The rate of CWD infection continues to increase in Wisconsin’s deer herd. Whitetail bucks 2.5 years old and up have a higher rate of infection according to the most recent sampling.
Statewide in 2014 5,400 deer were sampled for CWD. 324 deer were found CWD positive mostly in Wisconsin’s southern endemic area this is a 6% infection rate.
The infected deer by age and sex-
- 25% – adult male white-tailed deer (2.5+ years-old)
- 8% – yearling males
- 10% – adult female deer
- 7% – yearling females
Since the beginning of sampling in 2002 CWD infection have continued to increase mainly among bucks 2.5 years and older. The best hypothesis regarding the spread of CWD is that it is spread via body fluids containing the prion. Many researchers believe this is due to the natural behavior of the adult buck.
- Creating and maintaining scrapes,
- Licking branches to leave a scent that is then licked by other bucks and some does.
- Adult bucks wander a wider geographic area which risks spreading CWD to new areas.
So far, research indicates the best thing to do to contain or at least slow CWD’s progress is reduce the herd density while removing as many 2.5-year-old bucks as possible. The problem with implementing this strategy is hunter opposition. During the last couple of decades, hunters have come to believe they should let small bucks pass in order to grow them up for bigger antlers, referred to as Quality Deer Management (QDM). When CWD was first discovered in Wisconsin, the DNR set in motion a deer extermination policy in the believe they could eliminate all CWD-infected deer in what has become known as the CWD Zone. During this failed effort a system known as Earn a Buck (EAB) was instituted. However, according to the documented infection rates an Earn a Doe (EAD) should have implemented instead. Assuming the infection rates by age and sex above it makes more sense to push down the buck population. A lower population of bucks may keep bucks in the area. When bucks become crowded in an area, some move-out or are pushed out by dominate bucks. Causing a certain number of bucks, some which could be infected to move on and infect new areas.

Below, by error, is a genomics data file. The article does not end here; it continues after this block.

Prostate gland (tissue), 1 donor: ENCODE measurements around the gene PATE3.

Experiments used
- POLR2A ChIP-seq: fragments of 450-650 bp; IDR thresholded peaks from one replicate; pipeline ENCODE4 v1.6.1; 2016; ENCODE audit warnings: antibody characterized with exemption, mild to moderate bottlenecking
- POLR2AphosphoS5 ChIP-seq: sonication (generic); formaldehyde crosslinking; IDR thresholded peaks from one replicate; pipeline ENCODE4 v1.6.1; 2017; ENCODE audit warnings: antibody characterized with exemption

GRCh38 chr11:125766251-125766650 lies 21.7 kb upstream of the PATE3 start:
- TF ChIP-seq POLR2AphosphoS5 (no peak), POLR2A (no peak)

According to Tami Ryan, DNR wildlife health section chief.
“Long-term monitoring of disease patterns is crucial in understanding the dynamics of this CWD, and it’s also important to make sure we keep the public informed, prevalence continues to increase within the department’s long-term monitoring area in Southwest Wisconsin, and remains higher in males than females and higher in adults than yearlings.”
“The department is very grateful for the cooperation that hunters and landowners have provided over 13 years of sampling, they are helping monitor the health of Wisconsin’s deer herds and providing information that is of interest to many.”
WDNR statements regarding CWD monitoring.
Monitoring efforts also included ongoing surveillance within a 10-mile radius of the each new positive found in 2012 in Juneau, Adams and Portage counties in central Wisconsin. Four additional positives were found in 2013 in Adams and Portage counties, while two additional positives were discovered in Adams County in 2014.
Surveillance was also conducted surrounding a CWD-positive captive deer farm in Marathon County, with no wild CWD deer detected.
Following the 2012 discovery of a CWD-positive adult doe near Shell Lake, 2014 marked the third year of surveillance efforts in Washburn County in Northwest Wisconsin. Following recommendations from a local community action team, local landowners and hunters helped the department sample more than 1,900 deer in the area over the last three years. No new positives have been detected. Based on three years of sampling, all information has indicated CWD is not widespread in the Washburn area, and occurs at a very low prevalence rate.